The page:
What is the difference between melasma and pigmentation


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    Melasma and pigmentation are both related to the color of the skin but have distinct differences. Melasma is a specific type of hyperpigmentation characterized by brown or gray-brown patches, typically on the face. It’s often triggered by hormonal changes, such as pregnancy or birth control pills, and sun exposure can exacerbate it. Melasma patches are usually symmetrical and appear on areas like the cheeks, forehead, chin, and upper lip. Treatment for melasma often involves topical creams containing ingredients like hydroquinone, retinoids, or kojic acid, along with strict sun protection measures.

    On the other hand, pigmentation refers to any variation in skin color caused by an excess or deficiency of melanin, the pigment that gives skin its color. This can include freckles, age spots, post-inflammatory hyperpigmentation (PIH), and other forms of discoloration. Pigmentation can result from various factors such as sun exposure, inflammation from acne or injuries, hormonal changes, or genetic predispositions. Treatment for pigmentation issues depends on the specific cause and may involve topical treatments, chemical peels, laser therapy, or microneedling.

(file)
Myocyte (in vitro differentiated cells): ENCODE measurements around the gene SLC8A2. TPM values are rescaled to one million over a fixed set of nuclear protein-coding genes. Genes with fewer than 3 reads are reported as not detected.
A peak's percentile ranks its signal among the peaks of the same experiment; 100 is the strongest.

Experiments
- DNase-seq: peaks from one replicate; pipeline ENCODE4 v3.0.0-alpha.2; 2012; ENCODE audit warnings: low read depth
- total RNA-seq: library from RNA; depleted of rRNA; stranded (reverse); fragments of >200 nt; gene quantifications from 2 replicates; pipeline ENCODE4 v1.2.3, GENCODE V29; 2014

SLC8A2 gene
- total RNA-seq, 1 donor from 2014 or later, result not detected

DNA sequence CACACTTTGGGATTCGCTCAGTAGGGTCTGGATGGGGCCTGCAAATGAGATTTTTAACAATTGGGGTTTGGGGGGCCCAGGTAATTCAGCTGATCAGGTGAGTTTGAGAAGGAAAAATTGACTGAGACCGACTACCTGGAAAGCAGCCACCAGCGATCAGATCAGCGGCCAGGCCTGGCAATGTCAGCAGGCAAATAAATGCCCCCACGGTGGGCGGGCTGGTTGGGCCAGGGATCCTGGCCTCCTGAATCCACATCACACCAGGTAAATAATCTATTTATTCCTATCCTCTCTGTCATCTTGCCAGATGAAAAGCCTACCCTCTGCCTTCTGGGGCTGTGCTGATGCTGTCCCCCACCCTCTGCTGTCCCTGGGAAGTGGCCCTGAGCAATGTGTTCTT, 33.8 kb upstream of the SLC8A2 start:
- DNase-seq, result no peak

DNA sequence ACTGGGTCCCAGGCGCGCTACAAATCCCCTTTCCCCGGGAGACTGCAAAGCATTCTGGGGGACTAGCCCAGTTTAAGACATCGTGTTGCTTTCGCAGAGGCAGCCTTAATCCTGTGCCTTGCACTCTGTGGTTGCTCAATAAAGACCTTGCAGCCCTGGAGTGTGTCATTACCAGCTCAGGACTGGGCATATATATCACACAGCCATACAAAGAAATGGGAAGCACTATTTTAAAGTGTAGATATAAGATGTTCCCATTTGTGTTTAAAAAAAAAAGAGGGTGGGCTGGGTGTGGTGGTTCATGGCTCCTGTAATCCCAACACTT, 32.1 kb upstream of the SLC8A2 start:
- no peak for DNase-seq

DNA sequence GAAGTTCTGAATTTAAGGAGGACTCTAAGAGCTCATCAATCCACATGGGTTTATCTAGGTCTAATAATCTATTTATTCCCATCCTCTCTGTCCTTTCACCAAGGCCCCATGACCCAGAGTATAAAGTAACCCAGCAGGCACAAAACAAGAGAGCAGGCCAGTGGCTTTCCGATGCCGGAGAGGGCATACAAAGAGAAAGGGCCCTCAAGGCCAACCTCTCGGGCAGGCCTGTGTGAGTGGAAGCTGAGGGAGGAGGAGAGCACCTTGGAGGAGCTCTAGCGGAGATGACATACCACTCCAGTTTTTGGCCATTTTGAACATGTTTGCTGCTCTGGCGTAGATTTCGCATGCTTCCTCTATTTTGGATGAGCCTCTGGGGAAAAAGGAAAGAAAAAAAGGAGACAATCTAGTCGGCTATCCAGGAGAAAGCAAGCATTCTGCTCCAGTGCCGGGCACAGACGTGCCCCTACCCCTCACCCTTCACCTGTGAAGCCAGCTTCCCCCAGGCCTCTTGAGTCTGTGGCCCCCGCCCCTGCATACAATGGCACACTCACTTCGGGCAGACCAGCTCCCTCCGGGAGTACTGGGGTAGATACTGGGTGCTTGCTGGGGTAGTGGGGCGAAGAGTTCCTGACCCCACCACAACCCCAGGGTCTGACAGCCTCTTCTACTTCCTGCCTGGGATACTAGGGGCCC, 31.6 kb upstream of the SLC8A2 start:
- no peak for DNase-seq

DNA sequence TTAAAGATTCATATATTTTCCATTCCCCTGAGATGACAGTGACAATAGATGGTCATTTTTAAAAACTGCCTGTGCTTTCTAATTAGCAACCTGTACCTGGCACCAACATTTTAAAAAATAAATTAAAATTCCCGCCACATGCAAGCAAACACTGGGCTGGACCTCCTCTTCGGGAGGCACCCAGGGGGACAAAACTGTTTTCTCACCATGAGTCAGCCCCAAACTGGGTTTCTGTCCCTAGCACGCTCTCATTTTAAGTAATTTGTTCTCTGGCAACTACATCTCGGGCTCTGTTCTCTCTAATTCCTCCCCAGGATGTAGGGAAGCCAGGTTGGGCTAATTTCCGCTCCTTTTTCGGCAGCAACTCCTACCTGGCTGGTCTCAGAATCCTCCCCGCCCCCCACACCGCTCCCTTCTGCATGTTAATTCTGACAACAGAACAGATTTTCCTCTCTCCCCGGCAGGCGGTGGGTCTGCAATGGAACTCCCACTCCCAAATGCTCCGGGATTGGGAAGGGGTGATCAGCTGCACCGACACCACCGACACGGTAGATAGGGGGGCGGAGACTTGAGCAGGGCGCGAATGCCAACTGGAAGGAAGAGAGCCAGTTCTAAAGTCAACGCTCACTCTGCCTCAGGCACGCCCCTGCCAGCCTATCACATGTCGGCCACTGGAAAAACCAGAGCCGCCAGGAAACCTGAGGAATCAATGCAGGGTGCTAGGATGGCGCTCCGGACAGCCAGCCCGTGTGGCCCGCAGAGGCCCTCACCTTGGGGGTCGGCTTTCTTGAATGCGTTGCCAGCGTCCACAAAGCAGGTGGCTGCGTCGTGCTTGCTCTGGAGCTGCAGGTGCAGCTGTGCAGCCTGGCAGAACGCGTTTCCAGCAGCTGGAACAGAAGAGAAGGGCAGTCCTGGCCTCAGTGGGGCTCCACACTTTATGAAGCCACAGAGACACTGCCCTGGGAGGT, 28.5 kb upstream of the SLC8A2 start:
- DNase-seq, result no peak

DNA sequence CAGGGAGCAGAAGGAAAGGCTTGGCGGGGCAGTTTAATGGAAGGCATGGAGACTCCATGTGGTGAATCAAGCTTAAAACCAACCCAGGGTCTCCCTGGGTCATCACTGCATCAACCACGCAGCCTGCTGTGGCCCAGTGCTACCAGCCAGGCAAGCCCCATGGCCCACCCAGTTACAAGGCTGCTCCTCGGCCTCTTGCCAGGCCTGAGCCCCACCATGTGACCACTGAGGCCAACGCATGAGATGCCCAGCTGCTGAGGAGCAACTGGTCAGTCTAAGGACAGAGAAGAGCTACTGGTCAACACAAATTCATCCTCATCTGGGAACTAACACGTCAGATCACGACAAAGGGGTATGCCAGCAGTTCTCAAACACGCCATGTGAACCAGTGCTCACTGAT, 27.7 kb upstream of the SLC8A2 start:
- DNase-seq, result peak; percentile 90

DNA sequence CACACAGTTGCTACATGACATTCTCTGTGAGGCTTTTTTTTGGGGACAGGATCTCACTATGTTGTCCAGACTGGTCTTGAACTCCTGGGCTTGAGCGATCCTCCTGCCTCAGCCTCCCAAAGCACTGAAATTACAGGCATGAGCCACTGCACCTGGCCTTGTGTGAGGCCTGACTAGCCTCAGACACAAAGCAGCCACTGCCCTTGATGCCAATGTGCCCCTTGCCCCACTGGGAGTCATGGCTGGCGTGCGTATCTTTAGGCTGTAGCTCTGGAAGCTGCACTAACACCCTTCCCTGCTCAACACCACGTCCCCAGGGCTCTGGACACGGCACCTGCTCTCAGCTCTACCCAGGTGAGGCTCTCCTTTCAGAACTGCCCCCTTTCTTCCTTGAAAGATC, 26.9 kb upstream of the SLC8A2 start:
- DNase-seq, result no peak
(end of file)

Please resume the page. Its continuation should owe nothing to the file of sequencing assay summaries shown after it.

In summary, while melasma is a specific type of hyperpigmentation with distinct characteristics and triggers, pigmentation is a broader term that encompasses various skin color irregularities. Understanding the underlying cause of pigmentation is crucial for selecting the most effective treatment approach, whether it’s for melasma or other forms of skin discoloration.

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